IBM has made its first quantum computer available as a cloud service on Wednesday.
The New York-based quantum computer is more aimed for the use of scientists or students but IBM welcomes anyone who is interested to experiment with the new platform.
While ordinary computers work with transistors (switches) that generate zeros and ones, quantum computers use quantum bits (qubits), which can exist in superpositions - one, zero and both zero and one at the same time.
Qubits are more versatile than typical bits as they don't need to be either on or off, and allow for faster processing speeds and calculations of more specific and complex algorithms.
Current speeds of quantum computers are not ideal for daily real world usage, as quantum computing is still at its infancy, but researchers predict that quantum computers will be able to solve problems that are impossible to solve even with today's supercomputers. Google and NASA are researching how the technology can be used more effectively in real-world situations.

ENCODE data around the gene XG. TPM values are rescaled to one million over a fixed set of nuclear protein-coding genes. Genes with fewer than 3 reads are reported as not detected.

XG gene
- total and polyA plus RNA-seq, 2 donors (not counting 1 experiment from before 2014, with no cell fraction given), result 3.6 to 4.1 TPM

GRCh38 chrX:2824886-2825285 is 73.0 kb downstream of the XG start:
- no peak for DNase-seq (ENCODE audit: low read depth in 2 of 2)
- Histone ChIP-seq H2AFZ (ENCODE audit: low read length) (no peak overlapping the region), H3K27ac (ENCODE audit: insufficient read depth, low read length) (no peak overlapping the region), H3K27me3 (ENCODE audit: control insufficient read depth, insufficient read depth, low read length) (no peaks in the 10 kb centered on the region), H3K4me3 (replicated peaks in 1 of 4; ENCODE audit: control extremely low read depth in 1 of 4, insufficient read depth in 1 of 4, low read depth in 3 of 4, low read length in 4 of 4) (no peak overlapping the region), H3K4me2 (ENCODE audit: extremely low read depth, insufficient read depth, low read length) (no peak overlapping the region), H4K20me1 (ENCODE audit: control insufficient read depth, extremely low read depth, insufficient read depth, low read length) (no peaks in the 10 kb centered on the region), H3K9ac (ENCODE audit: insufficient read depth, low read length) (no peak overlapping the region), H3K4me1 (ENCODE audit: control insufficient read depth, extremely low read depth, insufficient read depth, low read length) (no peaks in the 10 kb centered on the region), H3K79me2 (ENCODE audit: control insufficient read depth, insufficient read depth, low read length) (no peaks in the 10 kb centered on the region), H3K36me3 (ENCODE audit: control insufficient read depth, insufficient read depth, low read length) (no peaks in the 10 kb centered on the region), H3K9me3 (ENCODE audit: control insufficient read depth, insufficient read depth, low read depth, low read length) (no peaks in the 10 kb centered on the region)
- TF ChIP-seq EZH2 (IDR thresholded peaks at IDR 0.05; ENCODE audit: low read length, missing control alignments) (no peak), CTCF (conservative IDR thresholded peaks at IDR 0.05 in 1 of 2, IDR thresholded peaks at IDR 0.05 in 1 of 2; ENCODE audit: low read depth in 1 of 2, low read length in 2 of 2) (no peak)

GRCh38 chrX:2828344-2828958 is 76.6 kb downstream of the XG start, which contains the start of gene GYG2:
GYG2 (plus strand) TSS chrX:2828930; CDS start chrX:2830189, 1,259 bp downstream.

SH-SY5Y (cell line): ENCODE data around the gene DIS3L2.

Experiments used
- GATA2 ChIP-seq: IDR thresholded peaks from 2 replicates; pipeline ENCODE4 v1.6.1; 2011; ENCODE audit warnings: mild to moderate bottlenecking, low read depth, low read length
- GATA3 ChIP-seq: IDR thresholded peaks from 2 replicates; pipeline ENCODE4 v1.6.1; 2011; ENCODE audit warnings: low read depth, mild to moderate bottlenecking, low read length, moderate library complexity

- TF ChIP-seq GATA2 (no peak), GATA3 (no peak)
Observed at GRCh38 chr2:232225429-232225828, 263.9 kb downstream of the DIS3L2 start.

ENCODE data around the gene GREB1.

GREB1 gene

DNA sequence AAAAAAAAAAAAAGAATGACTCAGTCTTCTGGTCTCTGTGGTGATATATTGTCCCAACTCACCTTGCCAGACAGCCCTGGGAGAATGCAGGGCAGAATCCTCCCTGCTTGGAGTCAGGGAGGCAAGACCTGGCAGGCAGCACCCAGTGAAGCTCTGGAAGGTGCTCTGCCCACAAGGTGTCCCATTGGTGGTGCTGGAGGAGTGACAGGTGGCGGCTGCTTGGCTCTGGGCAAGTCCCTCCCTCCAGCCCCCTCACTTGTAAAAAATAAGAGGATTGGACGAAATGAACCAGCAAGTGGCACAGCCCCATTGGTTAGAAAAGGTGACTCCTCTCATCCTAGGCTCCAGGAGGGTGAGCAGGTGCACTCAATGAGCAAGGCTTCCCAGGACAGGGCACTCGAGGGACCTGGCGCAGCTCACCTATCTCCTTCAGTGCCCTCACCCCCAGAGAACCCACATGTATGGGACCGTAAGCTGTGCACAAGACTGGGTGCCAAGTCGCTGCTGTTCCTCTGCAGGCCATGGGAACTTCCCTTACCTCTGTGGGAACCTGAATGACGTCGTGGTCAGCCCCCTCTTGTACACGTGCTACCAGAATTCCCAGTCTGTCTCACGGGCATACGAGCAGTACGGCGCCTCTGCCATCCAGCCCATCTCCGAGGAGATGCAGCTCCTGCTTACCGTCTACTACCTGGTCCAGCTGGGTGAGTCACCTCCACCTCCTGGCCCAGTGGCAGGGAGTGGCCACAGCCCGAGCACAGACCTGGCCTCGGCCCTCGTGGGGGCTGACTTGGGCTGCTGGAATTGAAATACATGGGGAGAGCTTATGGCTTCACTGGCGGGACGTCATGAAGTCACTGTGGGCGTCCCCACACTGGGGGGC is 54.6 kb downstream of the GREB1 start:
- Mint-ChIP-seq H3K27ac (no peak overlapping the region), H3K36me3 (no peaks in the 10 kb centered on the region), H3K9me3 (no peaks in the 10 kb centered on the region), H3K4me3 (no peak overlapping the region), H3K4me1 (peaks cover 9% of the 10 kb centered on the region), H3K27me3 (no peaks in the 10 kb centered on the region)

IBM's room sized quantum computer runs with a five-qubit processor, a speed that would not be able to surpass today's personal computers.
The quantum computer requires extreme low temperatures to operate, in some cases even lower than the temperature of outer space (-270°C).
Those who want to experiment with the quantum computer can request an invitation on http://www.research.ibm.com/quantum.
IBM's cloud quantum computer is not the first of its kind, in 2014 Google made the Quantum Computing Playground.
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